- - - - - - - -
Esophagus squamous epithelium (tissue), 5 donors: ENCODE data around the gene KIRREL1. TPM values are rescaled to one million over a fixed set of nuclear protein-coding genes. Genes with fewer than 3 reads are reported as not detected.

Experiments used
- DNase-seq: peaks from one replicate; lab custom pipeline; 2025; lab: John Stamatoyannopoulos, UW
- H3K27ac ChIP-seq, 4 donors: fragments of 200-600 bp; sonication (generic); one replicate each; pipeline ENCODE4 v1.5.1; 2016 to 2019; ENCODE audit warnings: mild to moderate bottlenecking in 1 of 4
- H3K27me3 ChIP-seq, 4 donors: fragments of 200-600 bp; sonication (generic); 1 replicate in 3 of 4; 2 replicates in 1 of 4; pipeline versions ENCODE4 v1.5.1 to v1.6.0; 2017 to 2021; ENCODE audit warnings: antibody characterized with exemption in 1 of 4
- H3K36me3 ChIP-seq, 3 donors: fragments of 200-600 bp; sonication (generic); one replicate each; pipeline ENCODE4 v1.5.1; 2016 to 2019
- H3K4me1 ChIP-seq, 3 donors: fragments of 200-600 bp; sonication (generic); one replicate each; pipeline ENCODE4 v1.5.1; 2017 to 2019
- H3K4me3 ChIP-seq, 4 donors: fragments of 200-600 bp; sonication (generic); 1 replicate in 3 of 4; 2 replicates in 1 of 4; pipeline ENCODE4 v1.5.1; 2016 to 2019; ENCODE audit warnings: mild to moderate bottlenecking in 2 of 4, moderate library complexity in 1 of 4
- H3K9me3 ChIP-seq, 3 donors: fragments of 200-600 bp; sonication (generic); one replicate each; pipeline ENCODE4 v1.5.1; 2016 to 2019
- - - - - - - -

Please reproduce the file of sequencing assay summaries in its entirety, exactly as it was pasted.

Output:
Esophagus squamous epithelium (tissue), 5 donors: ENCODE data around the gene KIRREL1. TPM values are rescaled to one million over a fixed set of nuclear protein-coding genes. Genes with fewer than 3 reads are reported as not detected.

Experiments used
- DNase-seq: peaks from one replicate; lab custom pipeline; 2025; lab: John Stamatoyannopoulos, UW
- H3K27ac ChIP-seq, 4 donors: fragments of 200-600 bp; sonication (generic); one replicate each; pipeline ENCODE4 v1.5.1; 2016 to 2019; ENCODE audit warnings: mild to moderate bottlenecking in 1 of 4
- H3K27me3 ChIP-seq, 4 donors: fragments of 200-600 bp; sonication (generic); 1 replicate in 3 of 4; 2 replicates in 1 of 4; pipeline versions ENCODE4 v1.5.1 to v1.6.0; 2017 to 2021; ENCODE audit warnings: antibody characterized with exemption in 1 of 4
- H3K36me3 ChIP-seq, 3 donors: fragments of 200-600 bp; sonication (generic); one replicate each; pipeline ENCODE4 v1.5.1; 2016 to 2019
- H3K4me1 ChIP-seq, 3 donors: fragments of 200-600 bp; sonication (generic); one replicate each; pipeline ENCODE4 v1.5.1; 2017 to 2019
- H3K4me3 ChIP-seq, 4 donors: fragments of 200-600 bp; sonication (generic); 1 replicate in 3 of 4; 2 replicates in 1 of 4; pipeline ENCODE4 v1.5.1; 2016 to 2019; ENCODE audit warnings: mild to moderate bottlenecking in 2 of 4, moderate library complexity in 1 of 4
- H3K9me3 ChIP-seq, 3 donors: fragments of 200-600 bp; sonication (generic); one replicate each; pipeline ENCODE4 v1.5.1; 2016 to 2019